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Colombia tour post mortem

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Colombia tour post mortem

Old 02-15-19, 04:56 PM
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Colombia tour post mortem

I returned this week from a couple of weeks of touring & hiking in Colombia. I looked at as many trip narratives as I could find while planning my tour, as well as commercial tour routes, but there were no obvious choices. I noticed that many of the cyclists who were biking the length of South America often rode in one of the two north-south valleys that cut through much of Colombia. But those valleys would have avoided the national parks, nature reserves, and pretty towns I wanted to visit. Also, because those two valleys are at a much lower elevation, the riding would be in very hot weather. I ultimately decided to ride in the Zona Cafetera south of Medellin because it's a pretty region with some nice towns, nature reserves, and national parks. That put most of my riding between 5,000 ft (~1,500m) and 8,000 ft (2,400m) which would also have comfortable temperatures given the proximity to the equator. But there would also be the added challenge of riding at altitude.

I wanted to get some decent maps (preferably topographic) in Medellin before I started riding. I went to a governmental ("IGAC") office, and as I had been warned, they were out-of-stock of half of the maps I sought. I also downloaded maps to the maps.me app on my Android phone. I bought a Colombian SIM card and a pre-paid 20 day package for only about US $7. I used my phone mainly for data, WhatsApp calls, and occasional phone calls within Colombia. (The only problem was the multiple text messages and phone calls I got from businesses trying to collect on bills incurred by whoever used to have the phone number I was assigned.)

I took a bus to get out of, and back to Medellin. The scenery was gorgeous everywhere I went. I speak decent-but-not-great Spanish, and Colombian Spanish is usually easy to understand. The paved road quality was pretty good but there was little or no shoulder most of the time. I met 2 Dutch cyclists on my first day of riding and they told me that they had found virtually no paved roads that had little traffic. However, drivers were respectful of cyclists. I saw a lot of Colombian cyclists on training rides or recreational rides every day.

The region I biked in is pretty wet, though Jan-Feb are much drier than most months. Nonetheless, it rained a lot, but usually at night or in the evening. I only got caught once in the rain while riding, and that downpour only lasted 45 minutes and I was able to quickly find shelter. However, unpaved roads were mostly somewhat-to-extremely muddy, so I avoided them, just as the Dutch riders did. They warned me to not attempt to ride the 24 km (15 miles) between Jardin and Riosucio because the unpaved road was so muddy. They took a bus, and so did I. The bus took 3 full hours to cover that short distance!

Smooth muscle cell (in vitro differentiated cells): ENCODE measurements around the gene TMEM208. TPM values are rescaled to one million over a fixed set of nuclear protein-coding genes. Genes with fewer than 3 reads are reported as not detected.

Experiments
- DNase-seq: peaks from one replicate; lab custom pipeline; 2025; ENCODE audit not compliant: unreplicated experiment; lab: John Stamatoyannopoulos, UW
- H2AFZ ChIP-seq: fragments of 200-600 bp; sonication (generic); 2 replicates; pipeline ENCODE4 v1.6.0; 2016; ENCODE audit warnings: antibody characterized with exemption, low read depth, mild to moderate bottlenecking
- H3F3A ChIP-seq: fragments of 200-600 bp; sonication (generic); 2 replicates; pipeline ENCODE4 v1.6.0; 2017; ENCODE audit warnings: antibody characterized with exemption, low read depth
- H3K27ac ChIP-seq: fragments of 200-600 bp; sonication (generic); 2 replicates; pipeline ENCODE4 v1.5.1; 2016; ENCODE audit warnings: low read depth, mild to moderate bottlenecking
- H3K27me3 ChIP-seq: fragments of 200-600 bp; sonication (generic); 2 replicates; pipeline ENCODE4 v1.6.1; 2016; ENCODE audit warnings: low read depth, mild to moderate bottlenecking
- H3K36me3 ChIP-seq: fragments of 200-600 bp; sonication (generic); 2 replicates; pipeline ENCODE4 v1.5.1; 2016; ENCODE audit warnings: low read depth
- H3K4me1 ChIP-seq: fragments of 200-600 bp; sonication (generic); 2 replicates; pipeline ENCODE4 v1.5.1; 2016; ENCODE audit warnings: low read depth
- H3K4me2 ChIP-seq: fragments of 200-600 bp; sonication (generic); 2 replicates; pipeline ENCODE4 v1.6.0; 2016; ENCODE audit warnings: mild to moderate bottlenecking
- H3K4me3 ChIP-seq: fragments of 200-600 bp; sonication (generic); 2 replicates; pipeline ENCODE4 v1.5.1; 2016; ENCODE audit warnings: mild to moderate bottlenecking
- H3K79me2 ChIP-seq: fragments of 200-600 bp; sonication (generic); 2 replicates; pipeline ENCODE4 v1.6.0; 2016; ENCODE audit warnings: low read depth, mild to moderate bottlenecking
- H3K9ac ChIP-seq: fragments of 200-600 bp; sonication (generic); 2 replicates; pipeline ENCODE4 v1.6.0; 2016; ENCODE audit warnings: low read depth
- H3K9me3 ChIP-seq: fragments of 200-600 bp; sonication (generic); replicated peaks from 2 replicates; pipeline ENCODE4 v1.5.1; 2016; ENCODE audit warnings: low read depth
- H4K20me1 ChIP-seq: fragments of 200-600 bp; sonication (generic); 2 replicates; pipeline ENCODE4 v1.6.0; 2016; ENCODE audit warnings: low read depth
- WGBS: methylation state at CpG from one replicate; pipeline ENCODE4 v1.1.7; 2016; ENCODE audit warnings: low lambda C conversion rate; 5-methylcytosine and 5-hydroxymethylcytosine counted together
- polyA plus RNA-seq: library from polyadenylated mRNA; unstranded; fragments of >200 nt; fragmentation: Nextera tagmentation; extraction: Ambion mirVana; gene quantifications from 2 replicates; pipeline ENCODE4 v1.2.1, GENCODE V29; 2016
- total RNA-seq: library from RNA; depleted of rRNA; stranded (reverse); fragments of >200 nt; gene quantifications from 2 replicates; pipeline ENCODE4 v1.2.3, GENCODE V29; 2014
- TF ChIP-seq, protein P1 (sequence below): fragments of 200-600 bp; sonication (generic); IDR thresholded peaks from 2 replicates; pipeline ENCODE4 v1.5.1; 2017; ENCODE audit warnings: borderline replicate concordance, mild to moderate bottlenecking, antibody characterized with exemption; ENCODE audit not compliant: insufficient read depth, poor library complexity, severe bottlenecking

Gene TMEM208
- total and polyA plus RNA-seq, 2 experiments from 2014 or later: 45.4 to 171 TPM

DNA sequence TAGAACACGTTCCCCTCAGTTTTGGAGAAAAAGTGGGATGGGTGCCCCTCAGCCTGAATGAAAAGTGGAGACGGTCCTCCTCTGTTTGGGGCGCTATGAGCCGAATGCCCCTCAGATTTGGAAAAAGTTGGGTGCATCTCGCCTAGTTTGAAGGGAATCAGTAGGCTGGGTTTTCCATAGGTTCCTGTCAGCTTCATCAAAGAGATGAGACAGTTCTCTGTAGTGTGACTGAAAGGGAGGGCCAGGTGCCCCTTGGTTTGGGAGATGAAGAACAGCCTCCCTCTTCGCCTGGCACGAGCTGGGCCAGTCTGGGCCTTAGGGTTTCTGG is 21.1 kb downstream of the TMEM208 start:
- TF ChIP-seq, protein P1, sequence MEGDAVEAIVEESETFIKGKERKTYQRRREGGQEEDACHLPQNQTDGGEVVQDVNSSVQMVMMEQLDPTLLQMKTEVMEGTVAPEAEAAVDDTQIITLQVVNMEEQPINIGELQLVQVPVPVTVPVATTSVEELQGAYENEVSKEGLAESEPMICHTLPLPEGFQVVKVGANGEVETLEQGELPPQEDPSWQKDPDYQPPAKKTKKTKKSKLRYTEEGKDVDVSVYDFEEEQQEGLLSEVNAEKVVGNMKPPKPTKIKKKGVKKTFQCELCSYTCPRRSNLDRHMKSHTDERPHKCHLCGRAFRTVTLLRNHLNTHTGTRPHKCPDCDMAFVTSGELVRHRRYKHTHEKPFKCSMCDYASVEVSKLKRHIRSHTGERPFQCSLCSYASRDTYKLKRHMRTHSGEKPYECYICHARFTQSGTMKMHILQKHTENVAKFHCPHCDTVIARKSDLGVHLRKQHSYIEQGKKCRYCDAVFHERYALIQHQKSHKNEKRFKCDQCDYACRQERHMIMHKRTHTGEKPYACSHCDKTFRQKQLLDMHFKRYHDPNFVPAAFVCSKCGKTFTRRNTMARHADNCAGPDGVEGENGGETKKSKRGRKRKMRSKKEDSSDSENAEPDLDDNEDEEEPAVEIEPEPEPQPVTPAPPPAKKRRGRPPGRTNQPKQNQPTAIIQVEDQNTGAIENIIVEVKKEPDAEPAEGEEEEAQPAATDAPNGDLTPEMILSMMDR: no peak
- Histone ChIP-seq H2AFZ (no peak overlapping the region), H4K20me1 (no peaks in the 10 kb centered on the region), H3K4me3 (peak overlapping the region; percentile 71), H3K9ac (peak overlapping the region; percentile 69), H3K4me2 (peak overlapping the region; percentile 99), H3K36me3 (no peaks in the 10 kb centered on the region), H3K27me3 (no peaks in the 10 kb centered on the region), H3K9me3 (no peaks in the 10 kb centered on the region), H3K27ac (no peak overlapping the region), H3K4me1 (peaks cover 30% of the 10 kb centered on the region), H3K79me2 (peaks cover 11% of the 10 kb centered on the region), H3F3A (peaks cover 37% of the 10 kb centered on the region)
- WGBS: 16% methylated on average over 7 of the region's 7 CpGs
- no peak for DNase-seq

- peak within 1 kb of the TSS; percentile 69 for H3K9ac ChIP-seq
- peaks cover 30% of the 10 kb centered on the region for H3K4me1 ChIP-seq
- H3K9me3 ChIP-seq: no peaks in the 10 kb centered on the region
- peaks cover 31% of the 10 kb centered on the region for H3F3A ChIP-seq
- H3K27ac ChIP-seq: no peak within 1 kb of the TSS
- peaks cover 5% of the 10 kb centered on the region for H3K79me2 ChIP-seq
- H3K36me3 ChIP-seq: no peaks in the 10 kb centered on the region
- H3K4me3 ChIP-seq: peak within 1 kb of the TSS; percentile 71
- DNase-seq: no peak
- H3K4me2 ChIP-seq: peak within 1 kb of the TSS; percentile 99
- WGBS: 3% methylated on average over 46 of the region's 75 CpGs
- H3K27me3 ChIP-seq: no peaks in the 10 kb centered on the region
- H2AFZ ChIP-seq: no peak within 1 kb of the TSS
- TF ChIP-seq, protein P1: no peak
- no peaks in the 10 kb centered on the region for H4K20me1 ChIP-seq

The biggest challenge was that every day involved a significant amount of climbing. I've always been a decent climber, but altitude makes the climbing harder. A good example is the day I rode from Filandia (a pretty village next to a fantastic nature reserve) to the Valle del Cocora (gorgeous valley next to a national park). The two places are merely 20 miles (32 km) apart but it felt like I rode 3 times that distance. The day's ride involved climbing, dropping, climbing, dropping, and a final major climb. All of the climbs began at over 5,000 feet (~1500 m). The first climb was about 650 ft (~200 m), the 2nd climb 800 ft (~250 m), and the final climb about 1,650 ft (500 m). It was exhausting. I ended the day at about 8,000 ft (~2,400 m) but only about 1,500 ft (450m) higher from what I began at because of all of the descents.

I really enjoyed my trip, but the cycling was very difficult. The hiking in cloud forests and humid tropical forests was fantastic. Colombians are very friendly. Food & accommodations were good and inexpensive (I wasn't camping). Colombia has some of the prettiest scenery I've seen anywhere. By comparison, however, when I toured in the lake & volcano region of Chile & northern Patagonia in Argentina, I enjoyed gorgeous scenery there, too, but with much easier cycling at lower altitudes.
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Old 02-15-19, 07:09 PM
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thanks ax, Ive been thinking of colombia as a possibility sometime, and all your info is good to hear. I too prefer the altitudes you mention, and a pretty tuypical Guat or Honduras day had about a 1000m of climbing, so I know what you mean, but I can appreciate and like being in mountains, even if its a arse kicking all day. Viva mtb triple cranks and just plugging along at 6,7,8kph

I havent even taken any time to look into routes, will only do that when and if a trip happens, but may ask you at some point for more route details, but don't hold your respiracion.

hear you on avoiding the muddy stuff, that doesnt hold much endearment for me. Bus 3 hours for 24 klicks, can imagine what it was like, even with frequent people pick ups and drop offs....
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Old 02-15-19, 11:43 PM
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I was concerned something had happened by your title.
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